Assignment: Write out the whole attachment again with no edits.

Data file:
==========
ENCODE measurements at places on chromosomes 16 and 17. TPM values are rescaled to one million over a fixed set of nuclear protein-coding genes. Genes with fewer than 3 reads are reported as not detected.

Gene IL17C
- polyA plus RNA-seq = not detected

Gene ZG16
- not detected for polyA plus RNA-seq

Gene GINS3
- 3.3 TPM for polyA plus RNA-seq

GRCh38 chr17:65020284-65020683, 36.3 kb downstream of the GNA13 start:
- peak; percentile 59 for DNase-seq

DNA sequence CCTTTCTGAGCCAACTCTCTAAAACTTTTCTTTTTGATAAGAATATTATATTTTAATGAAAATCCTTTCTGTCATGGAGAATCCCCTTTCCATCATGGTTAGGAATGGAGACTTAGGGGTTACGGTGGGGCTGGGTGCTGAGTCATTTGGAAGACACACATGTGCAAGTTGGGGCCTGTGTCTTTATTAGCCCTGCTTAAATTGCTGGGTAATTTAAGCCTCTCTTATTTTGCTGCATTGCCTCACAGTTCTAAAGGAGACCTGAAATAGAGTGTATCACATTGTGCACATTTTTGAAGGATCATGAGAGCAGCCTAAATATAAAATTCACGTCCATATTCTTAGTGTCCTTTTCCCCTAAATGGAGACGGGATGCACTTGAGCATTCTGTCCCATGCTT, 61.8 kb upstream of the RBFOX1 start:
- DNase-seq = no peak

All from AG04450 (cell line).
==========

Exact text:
ENCODE measurements at places on chromosomes 16 and 17. TPM values are rescaled to one million over a fixed set of nuclear protein-coding genes. Genes with fewer than 3 reads are reported as not detected.

Gene IL17C
- polyA plus RNA-seq = not detected

Gene ZG16
- not detected for polyA plus RNA-seq

Gene GINS3
- 3.3 TPM for polyA plus RNA-seq

GRCh38 chr17:65020284-65020683, 36.3 kb downstream of the GNA13 start:
- peak; percentile 59 for DNase-seq

DNA sequence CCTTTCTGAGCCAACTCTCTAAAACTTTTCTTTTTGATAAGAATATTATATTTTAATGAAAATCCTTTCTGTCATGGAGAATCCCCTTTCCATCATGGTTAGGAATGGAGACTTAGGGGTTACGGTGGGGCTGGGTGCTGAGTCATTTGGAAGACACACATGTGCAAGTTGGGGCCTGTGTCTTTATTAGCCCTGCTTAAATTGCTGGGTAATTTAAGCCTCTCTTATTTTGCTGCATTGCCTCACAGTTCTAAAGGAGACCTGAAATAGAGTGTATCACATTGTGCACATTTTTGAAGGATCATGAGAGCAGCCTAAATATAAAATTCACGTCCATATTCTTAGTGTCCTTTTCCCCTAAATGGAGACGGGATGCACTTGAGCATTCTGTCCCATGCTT, 61.8 kb upstream of the RBFOX1 start:
- DNase-seq = no peak

All from AG04450 (cell line).